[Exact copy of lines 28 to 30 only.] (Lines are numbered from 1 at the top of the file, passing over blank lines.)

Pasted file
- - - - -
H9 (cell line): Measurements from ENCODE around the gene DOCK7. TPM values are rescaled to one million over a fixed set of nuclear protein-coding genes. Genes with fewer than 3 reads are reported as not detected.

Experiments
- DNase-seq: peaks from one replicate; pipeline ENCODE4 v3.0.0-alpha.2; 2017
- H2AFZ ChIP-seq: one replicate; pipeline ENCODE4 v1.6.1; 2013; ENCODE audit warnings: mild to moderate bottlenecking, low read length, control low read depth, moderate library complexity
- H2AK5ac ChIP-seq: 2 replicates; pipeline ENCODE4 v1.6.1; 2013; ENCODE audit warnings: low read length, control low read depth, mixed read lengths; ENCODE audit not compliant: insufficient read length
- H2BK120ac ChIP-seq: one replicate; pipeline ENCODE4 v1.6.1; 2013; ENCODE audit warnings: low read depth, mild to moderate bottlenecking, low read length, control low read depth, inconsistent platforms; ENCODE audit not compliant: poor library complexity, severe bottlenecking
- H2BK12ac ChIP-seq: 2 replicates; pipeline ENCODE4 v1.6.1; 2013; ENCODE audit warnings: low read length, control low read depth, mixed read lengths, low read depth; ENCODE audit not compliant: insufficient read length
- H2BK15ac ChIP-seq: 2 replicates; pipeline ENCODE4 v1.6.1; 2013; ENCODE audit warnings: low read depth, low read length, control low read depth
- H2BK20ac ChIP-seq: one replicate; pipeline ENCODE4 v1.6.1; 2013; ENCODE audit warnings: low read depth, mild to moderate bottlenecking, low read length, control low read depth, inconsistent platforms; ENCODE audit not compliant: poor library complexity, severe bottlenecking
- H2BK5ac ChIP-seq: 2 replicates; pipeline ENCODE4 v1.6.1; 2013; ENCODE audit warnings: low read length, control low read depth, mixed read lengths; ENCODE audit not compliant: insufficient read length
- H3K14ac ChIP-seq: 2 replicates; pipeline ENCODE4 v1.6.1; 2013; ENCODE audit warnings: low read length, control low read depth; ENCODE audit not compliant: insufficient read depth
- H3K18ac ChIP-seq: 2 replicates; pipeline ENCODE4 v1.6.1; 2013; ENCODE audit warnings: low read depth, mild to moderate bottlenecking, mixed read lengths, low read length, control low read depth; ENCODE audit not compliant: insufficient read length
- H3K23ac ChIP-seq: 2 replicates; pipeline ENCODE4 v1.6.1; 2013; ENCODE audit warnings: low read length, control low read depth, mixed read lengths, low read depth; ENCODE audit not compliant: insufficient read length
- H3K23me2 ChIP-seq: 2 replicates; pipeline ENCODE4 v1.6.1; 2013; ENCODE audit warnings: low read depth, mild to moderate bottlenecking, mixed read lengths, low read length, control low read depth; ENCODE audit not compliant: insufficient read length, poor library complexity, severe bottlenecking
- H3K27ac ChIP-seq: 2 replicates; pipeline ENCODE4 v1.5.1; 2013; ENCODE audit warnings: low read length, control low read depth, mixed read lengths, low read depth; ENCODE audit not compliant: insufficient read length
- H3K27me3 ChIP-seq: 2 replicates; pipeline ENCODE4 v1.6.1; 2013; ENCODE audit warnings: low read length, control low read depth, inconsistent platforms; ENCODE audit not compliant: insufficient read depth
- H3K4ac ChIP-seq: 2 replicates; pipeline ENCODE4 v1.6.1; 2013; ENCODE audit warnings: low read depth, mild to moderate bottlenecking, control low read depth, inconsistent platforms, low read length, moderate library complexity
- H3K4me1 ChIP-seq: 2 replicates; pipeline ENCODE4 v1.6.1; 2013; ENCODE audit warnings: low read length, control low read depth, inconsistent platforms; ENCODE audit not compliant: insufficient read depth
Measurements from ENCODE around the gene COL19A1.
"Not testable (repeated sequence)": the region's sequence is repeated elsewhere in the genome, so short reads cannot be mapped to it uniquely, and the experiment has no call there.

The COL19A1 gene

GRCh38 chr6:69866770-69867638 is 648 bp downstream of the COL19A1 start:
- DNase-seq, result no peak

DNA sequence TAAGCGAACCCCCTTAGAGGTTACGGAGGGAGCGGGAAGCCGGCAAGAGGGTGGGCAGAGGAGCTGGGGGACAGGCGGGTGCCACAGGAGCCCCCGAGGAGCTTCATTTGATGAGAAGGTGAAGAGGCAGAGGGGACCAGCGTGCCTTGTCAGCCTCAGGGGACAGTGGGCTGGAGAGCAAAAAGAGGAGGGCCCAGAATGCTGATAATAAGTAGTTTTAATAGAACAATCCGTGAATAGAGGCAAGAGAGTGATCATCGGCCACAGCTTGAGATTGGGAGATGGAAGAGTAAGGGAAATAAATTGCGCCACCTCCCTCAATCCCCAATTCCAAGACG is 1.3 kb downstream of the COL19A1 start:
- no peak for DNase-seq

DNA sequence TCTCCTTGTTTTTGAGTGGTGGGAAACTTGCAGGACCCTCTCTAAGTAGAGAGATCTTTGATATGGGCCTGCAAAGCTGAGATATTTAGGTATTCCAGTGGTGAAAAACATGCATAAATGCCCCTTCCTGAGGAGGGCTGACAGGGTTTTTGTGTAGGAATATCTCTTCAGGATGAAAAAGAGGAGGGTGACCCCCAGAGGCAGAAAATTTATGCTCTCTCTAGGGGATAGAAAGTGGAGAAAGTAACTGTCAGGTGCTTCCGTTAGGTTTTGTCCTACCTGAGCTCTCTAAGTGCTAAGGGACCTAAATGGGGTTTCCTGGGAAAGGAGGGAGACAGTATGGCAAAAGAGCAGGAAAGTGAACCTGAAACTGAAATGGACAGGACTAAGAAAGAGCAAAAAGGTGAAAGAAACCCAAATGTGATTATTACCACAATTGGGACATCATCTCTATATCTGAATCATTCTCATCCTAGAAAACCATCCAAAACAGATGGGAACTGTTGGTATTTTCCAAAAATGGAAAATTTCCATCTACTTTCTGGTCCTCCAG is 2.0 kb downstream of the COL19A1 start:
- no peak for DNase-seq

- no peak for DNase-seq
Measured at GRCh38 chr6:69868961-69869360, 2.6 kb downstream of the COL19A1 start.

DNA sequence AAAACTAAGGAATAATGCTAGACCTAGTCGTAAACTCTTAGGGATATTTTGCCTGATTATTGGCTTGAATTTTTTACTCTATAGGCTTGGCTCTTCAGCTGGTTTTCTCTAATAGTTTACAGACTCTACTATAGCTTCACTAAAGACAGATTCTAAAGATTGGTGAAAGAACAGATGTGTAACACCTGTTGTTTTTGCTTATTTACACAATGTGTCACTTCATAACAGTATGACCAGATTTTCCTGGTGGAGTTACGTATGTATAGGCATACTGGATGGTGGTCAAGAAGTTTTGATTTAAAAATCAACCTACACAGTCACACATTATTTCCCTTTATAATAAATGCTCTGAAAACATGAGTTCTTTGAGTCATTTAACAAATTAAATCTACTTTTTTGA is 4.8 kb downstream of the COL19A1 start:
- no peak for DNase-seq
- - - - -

- no peak for DNase-seq
Measured at GRCh38 chr6:69868961-69869360, 2.6 kb downstream of the COL19A1 start.

DNA sequence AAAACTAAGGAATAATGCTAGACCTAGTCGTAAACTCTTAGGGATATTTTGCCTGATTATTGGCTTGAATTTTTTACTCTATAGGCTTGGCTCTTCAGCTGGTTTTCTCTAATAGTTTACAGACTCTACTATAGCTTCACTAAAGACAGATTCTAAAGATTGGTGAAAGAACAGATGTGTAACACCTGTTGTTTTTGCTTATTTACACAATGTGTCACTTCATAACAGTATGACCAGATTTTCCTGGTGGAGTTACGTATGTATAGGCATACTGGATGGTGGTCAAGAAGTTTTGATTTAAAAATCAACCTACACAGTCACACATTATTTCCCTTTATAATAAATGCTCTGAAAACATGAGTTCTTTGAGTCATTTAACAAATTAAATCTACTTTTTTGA is 4.8 kb downstream of the COL19A1 start: